Due to the rapid development of electronic devices and their shortened lifespans, waste electrical and electronic equipment (WEEE), or E-waste, is regarded as one of the most fast-growing wastes. Among the categories of E-waste, waste printed circuit boards (WPCBs) are considered the most complex waste materials, owing to their various constitutes, such as plastics, capacitors, wiring, and metal plating. To date, a variety of processing technologies have been developed and studied. However, due to the heterogeneous nature of WPCBs, a thorough study on both material characterization and physical separation was needed to provide a better understanding in material handling, as well as to prepare a suitable feedstock prior to the downstream chemical process. In the present study, integrated size and density separations were performed to understand the liberation of contained metals, particularly Cu and Au, from the plastic substrates. The separation performance was evaluated by the elemental concentration, distribution, and enrichment ratio of valuable metals in different size and density fractions. Further, SEM-EDS on the density separation products was carried out to characterize the surface morphology, elemental mapping, and quantified elemental contents. Moreover, thermo-gravimetric properties of waste PCBs were investigated by TGA, in order to understand the effect of temperature on volatile and combustible fractions during the thermal processing.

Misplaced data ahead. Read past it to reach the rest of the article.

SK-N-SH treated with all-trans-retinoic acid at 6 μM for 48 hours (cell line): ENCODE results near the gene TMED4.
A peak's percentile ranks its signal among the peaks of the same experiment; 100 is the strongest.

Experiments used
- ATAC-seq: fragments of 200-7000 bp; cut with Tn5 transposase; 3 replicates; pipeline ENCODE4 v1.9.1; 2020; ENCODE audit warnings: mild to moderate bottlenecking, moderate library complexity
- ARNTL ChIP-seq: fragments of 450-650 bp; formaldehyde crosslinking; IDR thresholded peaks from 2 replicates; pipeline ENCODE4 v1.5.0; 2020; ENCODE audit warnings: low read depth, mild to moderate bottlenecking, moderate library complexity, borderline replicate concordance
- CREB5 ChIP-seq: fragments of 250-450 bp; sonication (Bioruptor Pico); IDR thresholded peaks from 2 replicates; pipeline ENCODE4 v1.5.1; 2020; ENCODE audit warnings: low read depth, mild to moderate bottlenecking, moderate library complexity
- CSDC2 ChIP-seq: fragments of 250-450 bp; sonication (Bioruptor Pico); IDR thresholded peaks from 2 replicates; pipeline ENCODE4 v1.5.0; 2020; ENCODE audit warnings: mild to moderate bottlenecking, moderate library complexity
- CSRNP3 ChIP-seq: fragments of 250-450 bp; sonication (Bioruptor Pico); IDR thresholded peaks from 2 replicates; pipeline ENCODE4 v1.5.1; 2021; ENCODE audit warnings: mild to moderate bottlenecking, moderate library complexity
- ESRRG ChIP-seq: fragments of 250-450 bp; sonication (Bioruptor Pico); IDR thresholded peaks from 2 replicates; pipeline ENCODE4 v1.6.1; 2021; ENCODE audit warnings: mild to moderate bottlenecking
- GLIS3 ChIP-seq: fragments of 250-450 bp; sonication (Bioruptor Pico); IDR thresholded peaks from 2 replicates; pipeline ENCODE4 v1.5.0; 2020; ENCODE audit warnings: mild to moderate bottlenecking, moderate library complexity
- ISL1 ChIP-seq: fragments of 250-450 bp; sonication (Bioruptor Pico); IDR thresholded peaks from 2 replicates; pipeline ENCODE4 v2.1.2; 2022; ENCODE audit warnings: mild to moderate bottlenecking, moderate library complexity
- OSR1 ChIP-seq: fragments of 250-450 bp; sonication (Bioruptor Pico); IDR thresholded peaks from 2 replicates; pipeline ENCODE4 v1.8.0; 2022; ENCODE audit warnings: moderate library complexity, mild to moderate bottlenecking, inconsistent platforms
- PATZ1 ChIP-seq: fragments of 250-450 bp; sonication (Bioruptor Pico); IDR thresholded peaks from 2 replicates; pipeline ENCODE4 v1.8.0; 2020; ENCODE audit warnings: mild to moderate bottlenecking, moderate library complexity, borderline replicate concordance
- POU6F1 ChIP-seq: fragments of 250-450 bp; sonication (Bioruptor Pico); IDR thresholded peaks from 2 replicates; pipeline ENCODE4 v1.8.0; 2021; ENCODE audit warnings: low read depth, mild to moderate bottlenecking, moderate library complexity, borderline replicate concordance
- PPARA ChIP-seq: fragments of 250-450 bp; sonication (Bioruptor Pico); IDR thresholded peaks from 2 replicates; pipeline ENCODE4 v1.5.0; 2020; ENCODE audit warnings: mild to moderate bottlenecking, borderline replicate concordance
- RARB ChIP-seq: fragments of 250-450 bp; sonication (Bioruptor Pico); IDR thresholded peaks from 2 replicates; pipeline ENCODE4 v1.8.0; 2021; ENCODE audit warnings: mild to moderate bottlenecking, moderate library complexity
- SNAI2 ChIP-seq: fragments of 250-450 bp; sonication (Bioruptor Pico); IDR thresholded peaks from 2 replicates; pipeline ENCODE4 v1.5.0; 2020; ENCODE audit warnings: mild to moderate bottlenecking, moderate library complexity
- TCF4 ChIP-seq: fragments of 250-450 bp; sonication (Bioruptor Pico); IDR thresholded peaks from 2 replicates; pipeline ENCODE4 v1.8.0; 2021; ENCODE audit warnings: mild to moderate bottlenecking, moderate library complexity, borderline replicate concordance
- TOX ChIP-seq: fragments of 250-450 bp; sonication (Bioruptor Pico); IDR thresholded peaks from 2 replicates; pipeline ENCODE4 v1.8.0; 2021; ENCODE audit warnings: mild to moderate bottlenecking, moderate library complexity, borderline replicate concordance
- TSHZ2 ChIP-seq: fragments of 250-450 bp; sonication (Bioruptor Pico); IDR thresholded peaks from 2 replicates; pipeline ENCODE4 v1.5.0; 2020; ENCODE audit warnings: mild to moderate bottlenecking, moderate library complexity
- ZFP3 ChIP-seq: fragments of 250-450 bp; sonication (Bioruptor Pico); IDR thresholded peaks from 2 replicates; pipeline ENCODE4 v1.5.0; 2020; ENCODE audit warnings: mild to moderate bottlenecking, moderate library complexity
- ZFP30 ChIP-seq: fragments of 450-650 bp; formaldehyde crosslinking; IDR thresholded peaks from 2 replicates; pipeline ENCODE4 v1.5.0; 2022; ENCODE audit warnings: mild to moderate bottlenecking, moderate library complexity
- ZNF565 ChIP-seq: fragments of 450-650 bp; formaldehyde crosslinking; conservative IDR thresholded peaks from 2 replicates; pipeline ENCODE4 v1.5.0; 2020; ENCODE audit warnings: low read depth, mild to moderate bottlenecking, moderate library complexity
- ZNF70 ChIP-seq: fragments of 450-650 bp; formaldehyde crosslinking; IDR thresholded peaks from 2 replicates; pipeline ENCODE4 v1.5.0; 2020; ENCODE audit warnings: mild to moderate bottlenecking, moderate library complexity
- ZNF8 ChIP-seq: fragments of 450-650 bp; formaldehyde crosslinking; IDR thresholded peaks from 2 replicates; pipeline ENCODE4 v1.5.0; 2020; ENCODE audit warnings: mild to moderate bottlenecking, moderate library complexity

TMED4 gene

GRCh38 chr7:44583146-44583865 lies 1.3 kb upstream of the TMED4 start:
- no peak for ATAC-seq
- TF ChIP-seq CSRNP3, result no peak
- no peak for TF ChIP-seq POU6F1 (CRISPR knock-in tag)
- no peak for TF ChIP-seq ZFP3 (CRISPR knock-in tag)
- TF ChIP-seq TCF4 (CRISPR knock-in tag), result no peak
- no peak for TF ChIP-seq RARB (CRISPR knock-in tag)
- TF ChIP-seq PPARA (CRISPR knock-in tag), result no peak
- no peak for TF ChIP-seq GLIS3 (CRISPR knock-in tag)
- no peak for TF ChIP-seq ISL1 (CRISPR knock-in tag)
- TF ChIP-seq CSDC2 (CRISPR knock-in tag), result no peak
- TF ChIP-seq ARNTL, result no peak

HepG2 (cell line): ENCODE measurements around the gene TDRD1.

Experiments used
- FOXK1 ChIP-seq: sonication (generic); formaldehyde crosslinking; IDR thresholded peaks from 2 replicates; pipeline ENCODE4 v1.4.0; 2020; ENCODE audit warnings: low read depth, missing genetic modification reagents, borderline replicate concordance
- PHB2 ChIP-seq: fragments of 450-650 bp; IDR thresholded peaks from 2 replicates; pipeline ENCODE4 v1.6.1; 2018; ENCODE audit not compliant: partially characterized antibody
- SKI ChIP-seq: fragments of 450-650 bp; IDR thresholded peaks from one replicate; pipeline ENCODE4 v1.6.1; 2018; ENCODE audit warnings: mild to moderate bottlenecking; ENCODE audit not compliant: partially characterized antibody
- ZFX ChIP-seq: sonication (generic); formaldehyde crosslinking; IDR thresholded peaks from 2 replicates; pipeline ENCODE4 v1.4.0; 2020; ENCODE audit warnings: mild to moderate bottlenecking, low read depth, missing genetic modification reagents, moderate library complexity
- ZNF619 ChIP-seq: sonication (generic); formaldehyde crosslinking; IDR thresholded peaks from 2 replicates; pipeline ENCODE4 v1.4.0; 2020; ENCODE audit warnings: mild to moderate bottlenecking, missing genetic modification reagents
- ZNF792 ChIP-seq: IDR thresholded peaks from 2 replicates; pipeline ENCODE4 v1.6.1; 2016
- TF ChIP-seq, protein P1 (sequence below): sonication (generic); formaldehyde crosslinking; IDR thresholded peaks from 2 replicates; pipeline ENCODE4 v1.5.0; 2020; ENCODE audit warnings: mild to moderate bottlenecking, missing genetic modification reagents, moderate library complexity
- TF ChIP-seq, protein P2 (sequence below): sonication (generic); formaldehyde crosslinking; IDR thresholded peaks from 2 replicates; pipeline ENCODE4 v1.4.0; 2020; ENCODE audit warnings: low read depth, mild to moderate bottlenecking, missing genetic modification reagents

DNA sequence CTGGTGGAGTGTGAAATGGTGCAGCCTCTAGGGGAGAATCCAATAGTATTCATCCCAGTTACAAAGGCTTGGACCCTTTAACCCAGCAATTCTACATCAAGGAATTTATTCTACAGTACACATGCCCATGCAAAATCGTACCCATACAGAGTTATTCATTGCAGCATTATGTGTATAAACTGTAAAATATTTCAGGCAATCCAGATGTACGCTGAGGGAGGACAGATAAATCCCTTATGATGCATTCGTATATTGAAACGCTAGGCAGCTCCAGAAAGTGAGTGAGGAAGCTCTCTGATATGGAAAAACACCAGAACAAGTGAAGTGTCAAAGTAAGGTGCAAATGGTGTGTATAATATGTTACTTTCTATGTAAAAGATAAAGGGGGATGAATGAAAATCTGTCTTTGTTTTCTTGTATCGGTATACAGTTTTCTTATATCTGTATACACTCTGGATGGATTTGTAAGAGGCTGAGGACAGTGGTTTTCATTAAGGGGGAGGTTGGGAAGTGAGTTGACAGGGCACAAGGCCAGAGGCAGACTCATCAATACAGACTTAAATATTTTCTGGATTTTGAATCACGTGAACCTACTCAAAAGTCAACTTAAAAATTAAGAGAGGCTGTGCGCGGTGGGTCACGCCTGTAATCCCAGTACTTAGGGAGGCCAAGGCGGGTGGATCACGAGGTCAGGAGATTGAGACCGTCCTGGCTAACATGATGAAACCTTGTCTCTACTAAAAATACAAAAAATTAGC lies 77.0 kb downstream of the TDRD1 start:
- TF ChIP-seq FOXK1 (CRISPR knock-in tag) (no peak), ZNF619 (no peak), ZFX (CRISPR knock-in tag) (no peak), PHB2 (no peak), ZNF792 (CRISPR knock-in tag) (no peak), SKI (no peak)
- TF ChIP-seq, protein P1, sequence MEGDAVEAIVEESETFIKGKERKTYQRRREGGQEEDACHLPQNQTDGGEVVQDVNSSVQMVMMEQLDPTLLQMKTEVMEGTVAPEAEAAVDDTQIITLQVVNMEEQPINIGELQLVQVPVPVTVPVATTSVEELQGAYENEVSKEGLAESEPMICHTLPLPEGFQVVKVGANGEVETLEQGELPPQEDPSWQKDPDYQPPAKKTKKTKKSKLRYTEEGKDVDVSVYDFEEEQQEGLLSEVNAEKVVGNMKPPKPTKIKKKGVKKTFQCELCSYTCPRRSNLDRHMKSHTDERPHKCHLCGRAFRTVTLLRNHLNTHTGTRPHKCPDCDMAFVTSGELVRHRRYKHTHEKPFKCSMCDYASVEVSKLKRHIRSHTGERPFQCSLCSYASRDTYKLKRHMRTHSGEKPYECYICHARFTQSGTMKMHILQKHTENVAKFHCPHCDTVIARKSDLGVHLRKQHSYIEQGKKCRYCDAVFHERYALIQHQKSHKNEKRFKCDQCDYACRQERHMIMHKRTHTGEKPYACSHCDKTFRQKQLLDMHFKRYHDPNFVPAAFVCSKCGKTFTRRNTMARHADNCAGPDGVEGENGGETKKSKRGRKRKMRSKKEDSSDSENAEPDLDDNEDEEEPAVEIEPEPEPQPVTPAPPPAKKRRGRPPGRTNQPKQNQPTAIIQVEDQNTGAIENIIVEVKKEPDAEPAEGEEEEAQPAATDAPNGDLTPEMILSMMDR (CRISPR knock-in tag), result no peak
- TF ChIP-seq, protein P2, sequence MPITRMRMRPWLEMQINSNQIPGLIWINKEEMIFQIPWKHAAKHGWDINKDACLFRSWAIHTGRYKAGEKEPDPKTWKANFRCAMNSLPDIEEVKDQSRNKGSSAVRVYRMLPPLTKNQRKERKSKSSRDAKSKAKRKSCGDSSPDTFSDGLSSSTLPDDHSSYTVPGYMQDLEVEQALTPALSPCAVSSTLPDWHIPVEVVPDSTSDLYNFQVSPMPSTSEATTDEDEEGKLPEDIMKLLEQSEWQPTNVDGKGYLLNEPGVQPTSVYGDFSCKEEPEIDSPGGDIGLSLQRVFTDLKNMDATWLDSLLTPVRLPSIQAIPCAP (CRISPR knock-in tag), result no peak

|Published - Oct 2022
Bibliographical noteFunding Information:
This material is based upon work supported by the National Science Foundation under Grant No. PFI 2044719. Further support was provided by the University of Kentucky and the University of Kentucky Department of Mining Engineering.
Access to characterization instruments and staff assistance was provided by the Electron Microscopy Center at the University of Kentucky, member of the KY INBRE (Kentucky IDeA Networks of Biomedical Research Excellence), which is funded by the National Institutes of Health (NIH) National Institute of General Medical Science (IDeA Grant P20GM103436) and of the National Nanotechnology Coordinated Infrastructure (NNCI), which is supported by the National Science Foundation (ECCS-1542164).
© 2022 by the authors.
- SEM-EDS characterization
- density separation
- metal enrichment
- size distribution
ASJC Scopus subject areas
- Computer Science (miscellaneous)
- Environmental Science (miscellaneous)
- Geography, Planning and Development
- Energy Engineering and Power Technology
- Hardware and Architecture
- Management, Monitoring, Policy and Law
- Computer Networks and Communications
- Renewable Energy, Sustainability and the Environment